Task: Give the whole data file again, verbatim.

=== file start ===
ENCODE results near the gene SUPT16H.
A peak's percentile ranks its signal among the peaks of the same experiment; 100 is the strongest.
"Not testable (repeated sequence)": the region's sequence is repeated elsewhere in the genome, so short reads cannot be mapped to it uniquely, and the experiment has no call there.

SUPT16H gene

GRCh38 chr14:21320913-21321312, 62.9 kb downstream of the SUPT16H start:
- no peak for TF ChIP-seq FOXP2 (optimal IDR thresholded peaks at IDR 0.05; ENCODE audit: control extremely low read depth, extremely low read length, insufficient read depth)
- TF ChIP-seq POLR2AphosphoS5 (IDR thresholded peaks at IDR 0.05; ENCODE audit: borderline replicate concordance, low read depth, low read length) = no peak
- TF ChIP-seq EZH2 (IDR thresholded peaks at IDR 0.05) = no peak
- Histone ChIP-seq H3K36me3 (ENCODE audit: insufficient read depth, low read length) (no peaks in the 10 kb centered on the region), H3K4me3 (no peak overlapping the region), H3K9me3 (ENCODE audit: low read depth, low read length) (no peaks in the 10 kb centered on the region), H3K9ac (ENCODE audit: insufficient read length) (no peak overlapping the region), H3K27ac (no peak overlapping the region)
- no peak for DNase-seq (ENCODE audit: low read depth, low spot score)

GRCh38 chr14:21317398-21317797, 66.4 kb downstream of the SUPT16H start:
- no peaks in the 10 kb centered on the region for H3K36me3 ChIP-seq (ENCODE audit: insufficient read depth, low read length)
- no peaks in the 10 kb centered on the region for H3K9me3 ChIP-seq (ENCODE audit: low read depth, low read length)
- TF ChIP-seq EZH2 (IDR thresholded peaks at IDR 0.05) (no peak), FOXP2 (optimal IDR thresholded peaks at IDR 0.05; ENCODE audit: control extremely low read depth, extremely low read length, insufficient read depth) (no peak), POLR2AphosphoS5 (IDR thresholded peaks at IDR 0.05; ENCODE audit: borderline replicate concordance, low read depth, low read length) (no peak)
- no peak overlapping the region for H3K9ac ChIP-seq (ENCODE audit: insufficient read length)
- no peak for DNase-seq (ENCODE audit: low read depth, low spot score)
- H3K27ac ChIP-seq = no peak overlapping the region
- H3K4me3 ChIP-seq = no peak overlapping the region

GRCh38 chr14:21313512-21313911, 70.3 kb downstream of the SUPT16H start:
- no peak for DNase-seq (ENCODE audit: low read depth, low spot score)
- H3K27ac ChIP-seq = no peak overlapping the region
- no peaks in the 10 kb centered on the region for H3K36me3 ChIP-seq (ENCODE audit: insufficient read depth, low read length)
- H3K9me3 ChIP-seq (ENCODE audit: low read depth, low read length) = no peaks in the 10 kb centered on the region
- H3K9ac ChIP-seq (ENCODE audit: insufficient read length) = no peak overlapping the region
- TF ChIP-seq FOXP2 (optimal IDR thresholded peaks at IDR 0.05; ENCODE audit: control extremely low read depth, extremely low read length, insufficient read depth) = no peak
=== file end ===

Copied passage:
ENCODE results near the gene SUPT16H.
A peak's percentile ranks its signal among the peaks of the same experiment; 100 is the strongest.
"Not testable (repeated sequence)": the region's sequence is repeated elsewhere in the genome, so short reads cannot be mapped to it uniquely, and the experiment has no call there.

SUPT16H gene

GRCh38 chr14:21320913-21321312, 62.9 kb downstream of the SUPT16H start:
- no peak for TF ChIP-seq FOXP2 (optimal IDR thresholded peaks at IDR 0.05; ENCODE audit: control extremely low read depth, extremely low read length, insufficient read depth)
- TF ChIP-seq POLR2AphosphoS5 (IDR thresholded peaks at IDR 0.05; ENCODE audit: borderline replicate concordance, low read depth, low read length) = no peak
- TF ChIP-seq EZH2 (IDR thresholded peaks at IDR 0.05) = no peak
- Histone ChIP-seq H3K36me3 (ENCODE audit: insufficient read depth, low read length) (no peaks in the 10 kb centered on the region), H3K4me3 (no peak overlapping the region), H3K9me3 (ENCODE audit: low read depth, low read length) (no peaks in the 10 kb centered on the region), H3K9ac (ENCODE audit: insufficient read length) (no peak overlapping the region), H3K27ac (no peak overlapping the region)
- no peak for DNase-seq (ENCODE audit: low read depth, low spot score)

GRCh38 chr14:21317398-21317797, 66.4 kb downstream of the SUPT16H start:
- no peaks in the 10 kb centered on the region for H3K36me3 ChIP-seq (ENCODE audit: insufficient read depth, low read length)
- no peaks in the 10 kb centered on the region for H3K9me3 ChIP-seq (ENCODE audit: low read depth, low read length)
- TF ChIP-seq EZH2 (IDR thresholded peaks at IDR 0.05) (no peak), FOXP2 (optimal IDR thresholded peaks at IDR 0.05; ENCODE audit: control extremely low read depth, extremely low read length, insufficient read depth) (no peak), POLR2AphosphoS5 (IDR thresholded peaks at IDR 0.05; ENCODE audit: borderline replicate concordance, low read depth, low read length) (no peak)
- no peak overlapping the region for H3K9ac ChIP-seq (ENCODE audit: insufficient read length)
- no peak for DNase-seq (ENCODE audit: low read depth, low spot score)
- H3K27ac ChIP-seq = no peak overlapping the region
- H3K4me3 ChIP-seq = no peak overlapping the region

GRCh38 chr14:21313512-21313911, 70.3 kb downstream of the SUPT16H start:
- no peak for DNase-seq (ENCODE audit: low read depth, low spot score)
- H3K27ac ChIP-seq = no peak overlapping the region
- no peaks in the 10 kb centered on the region for H3K36me3 ChIP-seq (ENCODE audit: insufficient read depth, low read length)
- H3K9me3 ChIP-seq (ENCODE audit: low read depth, low read length) = no peaks in the 10 kb centered on the region
- H3K9ac ChIP-seq (ENCODE audit: insufficient read length) = no peak overlapping the region
- TF ChIP-seq FOXP2 (optimal IDR thresholded peaks at IDR 0.05; ENCODE audit: control extremely low read depth, extremely low read length, insufficient read depth) = no peak